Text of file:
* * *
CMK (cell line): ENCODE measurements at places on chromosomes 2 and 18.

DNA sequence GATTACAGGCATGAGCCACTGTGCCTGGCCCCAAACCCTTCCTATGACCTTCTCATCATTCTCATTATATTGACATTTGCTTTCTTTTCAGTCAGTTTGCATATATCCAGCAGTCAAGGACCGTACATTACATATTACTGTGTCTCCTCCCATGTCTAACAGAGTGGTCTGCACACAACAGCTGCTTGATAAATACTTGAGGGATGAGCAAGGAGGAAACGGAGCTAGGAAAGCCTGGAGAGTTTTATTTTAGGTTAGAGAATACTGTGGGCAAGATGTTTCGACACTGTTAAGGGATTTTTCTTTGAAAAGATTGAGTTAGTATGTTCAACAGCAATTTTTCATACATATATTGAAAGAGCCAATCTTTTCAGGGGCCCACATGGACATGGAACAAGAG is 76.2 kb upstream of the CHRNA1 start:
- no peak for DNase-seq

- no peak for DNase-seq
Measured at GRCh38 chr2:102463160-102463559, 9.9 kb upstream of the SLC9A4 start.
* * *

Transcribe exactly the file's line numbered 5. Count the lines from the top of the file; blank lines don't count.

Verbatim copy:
Measured at GRCh38 chr2:102463160-102463559, 9.9 kb upstream of the SLC9A4 start.